Baylor's School of Engineering and Computer Science (ECS) is a remarkable place to work. As an exciting hub of cross-disciplinary research, innovation, entrepreneurship and engineering education, ECS continues to operate under the Baylor mission to integrate academic excellence and Christian commitment with a caring community.
In my fifth year as Dean, I am not only encouraged by the rising quality of education that our dedicated faculty produce year after year, but also by the caliber of young men and women that our programs graduate each year. From students that design a capstone project to meet the needs of a disabled child to faculty that receive recognition as outstanding teachers, research professionals, and industry experts, ECS is ripe with accomplishments and pride.
This past year, our faculty have contributed to expanding research into such areas as human-computer interaction, wireless technology, big data, polymers, and motion-capture technology. Our research expenditures continue to grow, with ECS reaching over $1.75 million in annual research expenditures this year. Our research funding supports an ever expanding graduate program. This fall, we are expecting to have over 30 Ph.D. students in our programs for the first time. Our faculty are helping Baylor in its goal to become a major research university.
In addition, the momentum has begun with a strategic committee that is focused on defining our classroom, laboratory, and maker space requirements to meet the needs of our growing technical programs. In August, the Department of Computer Science moved into the Hankamer Cashion Academic Center allowing for larger classrooms and additional lab and office space for both the engineering and computer science programs. As we continue to define our space and facility requirements, we will rely heavily on the support of our faithful alumni and donors.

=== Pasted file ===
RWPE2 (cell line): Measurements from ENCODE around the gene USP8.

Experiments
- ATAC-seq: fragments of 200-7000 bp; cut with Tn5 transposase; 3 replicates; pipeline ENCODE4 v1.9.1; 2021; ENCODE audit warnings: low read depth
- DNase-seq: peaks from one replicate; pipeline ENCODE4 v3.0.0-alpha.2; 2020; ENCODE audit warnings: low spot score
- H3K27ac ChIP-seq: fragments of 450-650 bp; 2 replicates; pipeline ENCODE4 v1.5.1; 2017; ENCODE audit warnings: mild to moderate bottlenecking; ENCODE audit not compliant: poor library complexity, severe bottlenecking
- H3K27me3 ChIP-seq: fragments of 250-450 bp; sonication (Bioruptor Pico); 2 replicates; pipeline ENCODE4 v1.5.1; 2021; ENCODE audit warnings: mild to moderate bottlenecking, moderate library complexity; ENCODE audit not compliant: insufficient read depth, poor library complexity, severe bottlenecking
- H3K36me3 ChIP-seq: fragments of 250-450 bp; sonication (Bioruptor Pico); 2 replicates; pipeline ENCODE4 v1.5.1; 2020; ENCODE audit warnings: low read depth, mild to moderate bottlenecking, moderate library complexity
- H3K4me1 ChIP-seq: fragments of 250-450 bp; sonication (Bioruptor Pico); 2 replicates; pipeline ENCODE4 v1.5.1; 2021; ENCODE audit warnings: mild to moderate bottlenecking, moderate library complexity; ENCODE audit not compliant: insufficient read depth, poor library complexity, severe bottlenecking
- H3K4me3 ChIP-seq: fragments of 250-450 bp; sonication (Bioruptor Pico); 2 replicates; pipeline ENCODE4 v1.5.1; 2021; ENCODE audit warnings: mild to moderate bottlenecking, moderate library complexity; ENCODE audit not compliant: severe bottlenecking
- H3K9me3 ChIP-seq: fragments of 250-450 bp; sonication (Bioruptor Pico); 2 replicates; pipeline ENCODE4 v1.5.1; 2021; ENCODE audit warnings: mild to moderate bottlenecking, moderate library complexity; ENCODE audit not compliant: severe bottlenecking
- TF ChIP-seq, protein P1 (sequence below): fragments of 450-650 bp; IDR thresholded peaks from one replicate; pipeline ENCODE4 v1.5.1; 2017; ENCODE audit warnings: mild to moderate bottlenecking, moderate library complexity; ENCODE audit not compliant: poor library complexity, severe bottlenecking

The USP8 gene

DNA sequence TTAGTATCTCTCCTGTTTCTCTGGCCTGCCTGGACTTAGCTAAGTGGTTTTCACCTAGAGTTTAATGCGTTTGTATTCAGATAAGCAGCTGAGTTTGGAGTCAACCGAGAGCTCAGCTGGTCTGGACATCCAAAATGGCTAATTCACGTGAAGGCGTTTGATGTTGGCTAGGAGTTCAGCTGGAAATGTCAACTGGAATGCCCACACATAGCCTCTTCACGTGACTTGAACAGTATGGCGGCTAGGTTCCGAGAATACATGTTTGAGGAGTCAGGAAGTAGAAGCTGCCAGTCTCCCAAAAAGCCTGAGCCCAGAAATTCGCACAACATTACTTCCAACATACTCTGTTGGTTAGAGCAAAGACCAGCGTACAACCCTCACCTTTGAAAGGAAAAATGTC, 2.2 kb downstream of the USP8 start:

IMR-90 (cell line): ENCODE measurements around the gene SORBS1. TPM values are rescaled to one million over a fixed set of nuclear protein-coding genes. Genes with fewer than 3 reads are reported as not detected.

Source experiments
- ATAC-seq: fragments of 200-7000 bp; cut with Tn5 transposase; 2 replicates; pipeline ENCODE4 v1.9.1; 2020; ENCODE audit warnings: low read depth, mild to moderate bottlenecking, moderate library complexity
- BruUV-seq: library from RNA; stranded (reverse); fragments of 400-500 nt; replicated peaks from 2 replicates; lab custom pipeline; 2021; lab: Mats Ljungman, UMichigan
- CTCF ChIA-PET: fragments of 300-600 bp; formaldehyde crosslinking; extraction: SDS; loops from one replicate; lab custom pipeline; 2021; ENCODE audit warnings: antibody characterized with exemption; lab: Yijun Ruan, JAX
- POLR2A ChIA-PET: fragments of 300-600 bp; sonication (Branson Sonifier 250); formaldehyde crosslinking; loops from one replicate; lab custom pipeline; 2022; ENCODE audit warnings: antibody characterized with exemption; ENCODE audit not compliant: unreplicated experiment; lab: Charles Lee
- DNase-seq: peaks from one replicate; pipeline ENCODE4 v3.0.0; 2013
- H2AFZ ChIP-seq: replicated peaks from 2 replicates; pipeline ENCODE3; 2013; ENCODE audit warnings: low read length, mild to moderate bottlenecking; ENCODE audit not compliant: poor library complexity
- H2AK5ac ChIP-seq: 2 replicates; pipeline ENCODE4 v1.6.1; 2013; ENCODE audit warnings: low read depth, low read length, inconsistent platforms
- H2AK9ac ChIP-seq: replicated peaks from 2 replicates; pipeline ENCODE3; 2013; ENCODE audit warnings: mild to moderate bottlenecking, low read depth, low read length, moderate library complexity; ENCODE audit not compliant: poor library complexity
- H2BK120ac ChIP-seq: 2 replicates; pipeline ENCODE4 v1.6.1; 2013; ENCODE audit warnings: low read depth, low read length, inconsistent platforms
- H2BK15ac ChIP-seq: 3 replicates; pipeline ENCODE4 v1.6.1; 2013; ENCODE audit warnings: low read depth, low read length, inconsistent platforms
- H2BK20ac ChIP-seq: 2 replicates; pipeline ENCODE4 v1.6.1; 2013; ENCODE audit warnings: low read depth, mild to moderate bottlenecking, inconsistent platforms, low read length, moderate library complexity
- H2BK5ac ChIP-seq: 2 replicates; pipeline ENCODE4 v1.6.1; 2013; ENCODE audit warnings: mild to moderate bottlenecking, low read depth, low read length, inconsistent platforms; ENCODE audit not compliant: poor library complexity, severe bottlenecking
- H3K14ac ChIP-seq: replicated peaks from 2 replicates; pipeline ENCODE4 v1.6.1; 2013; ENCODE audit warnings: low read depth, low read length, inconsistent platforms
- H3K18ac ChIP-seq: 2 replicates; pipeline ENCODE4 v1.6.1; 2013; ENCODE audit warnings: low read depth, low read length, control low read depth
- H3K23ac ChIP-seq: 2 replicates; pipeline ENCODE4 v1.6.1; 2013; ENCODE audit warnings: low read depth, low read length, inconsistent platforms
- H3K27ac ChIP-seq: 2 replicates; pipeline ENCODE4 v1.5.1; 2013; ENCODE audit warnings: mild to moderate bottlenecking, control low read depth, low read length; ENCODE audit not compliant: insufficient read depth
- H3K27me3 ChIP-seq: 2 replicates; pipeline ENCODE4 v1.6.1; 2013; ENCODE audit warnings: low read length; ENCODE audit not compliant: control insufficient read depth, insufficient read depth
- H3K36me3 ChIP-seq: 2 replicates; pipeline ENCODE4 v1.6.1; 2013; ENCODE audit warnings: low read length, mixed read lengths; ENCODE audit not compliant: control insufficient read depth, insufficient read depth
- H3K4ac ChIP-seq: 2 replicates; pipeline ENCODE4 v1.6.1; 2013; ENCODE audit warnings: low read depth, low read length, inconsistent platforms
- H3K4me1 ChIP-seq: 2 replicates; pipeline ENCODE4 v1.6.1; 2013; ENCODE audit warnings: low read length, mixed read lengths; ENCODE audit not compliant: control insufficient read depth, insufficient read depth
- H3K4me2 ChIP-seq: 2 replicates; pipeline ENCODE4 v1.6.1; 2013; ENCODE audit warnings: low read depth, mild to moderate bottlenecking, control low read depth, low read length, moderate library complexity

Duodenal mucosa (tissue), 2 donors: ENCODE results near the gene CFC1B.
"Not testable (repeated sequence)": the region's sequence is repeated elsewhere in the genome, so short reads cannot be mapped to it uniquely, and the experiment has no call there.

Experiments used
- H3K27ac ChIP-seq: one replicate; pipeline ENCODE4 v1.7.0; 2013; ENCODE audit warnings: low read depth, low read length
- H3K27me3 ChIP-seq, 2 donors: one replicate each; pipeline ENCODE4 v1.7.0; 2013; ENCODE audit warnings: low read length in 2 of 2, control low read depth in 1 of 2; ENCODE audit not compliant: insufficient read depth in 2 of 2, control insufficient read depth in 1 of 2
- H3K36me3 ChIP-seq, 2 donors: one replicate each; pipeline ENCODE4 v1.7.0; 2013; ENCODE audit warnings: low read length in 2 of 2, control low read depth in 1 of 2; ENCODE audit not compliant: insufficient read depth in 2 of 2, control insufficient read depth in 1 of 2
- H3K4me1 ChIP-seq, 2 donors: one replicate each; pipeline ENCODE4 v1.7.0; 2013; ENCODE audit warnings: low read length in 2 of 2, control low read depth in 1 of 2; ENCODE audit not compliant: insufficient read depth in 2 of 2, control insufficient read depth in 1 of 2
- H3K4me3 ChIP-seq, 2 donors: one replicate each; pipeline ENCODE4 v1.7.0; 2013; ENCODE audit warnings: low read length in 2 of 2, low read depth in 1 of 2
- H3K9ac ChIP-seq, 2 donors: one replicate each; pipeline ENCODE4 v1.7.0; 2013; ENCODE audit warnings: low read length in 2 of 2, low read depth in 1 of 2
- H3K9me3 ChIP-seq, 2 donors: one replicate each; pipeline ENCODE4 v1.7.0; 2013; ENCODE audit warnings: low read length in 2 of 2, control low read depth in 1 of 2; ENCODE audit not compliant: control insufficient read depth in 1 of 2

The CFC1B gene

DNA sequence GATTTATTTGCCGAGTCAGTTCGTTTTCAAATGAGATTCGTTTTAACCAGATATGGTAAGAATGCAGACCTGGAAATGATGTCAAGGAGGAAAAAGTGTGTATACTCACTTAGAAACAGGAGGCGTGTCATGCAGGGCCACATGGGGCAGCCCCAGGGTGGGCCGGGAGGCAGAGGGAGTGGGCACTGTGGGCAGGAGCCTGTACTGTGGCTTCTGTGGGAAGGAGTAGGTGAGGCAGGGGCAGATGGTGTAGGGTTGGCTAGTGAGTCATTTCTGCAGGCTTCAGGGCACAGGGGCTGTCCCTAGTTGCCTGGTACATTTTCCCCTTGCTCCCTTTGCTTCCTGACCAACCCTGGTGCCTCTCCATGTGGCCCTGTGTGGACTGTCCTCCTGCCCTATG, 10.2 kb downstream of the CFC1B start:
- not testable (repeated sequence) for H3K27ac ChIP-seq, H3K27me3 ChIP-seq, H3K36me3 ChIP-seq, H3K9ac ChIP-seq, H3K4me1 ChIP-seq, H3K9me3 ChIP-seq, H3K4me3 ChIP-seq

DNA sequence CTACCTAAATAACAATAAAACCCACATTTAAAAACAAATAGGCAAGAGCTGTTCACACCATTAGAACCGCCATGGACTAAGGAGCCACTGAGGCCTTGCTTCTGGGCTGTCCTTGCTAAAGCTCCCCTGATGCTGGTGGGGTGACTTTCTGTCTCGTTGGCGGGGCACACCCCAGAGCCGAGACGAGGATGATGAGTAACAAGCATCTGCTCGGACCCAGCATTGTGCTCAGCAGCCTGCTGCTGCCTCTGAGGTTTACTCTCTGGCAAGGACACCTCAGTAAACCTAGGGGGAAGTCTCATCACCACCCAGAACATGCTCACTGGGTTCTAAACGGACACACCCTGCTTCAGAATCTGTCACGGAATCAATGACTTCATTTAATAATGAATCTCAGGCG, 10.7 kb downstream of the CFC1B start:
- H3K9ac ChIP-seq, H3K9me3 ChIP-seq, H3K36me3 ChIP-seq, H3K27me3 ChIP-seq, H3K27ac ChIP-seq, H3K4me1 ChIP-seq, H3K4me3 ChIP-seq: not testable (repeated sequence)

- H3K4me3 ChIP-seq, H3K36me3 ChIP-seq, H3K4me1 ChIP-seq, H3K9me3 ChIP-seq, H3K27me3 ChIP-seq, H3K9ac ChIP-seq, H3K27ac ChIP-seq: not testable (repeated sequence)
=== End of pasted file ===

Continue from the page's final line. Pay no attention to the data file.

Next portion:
Our donors have continued to give generously to ECS by funding scholarships, sponsoring student organizations, and participating in classroom presentations and on advisory boards. With a 22 percent female and a 33 percent minority student body, we continue to see positive changes in the diversity of our undergraduate and graduate programs, including a new doctoral program in Computer Science. The donor funding of scholarships has allowed ECS to compete with the scholarship offerings of some of our competitors. As a result, we have continued to see an increase in the mean SAT/ACT scores of incoming freshmen.
While it cannot capture everything that our faculty and students have accomplished, we hope that our 2015-2016 annual report gives you a snapshot of the great things that are happening at the School of Engineering and Computer Science and keeps your eyes on the future of our budding programs.
Dennis L. O’Neal, Ph.D., P.E.
School of Engineering & Computer Science